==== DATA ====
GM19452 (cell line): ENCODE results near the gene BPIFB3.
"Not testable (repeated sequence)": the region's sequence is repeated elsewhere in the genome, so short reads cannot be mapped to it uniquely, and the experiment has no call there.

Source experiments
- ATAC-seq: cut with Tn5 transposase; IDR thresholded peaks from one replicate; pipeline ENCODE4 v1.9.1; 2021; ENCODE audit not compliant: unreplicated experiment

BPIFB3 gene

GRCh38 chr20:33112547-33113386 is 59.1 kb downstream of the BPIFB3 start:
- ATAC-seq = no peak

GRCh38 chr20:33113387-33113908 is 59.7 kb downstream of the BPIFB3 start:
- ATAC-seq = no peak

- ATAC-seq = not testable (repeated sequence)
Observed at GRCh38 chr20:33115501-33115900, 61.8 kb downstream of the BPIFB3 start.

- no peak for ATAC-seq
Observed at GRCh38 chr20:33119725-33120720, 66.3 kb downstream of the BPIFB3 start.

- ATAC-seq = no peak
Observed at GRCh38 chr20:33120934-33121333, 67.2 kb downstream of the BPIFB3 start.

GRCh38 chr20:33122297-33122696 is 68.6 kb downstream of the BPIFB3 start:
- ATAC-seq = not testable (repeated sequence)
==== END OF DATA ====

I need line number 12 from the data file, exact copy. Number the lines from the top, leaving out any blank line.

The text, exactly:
- no peak for ATAC-seq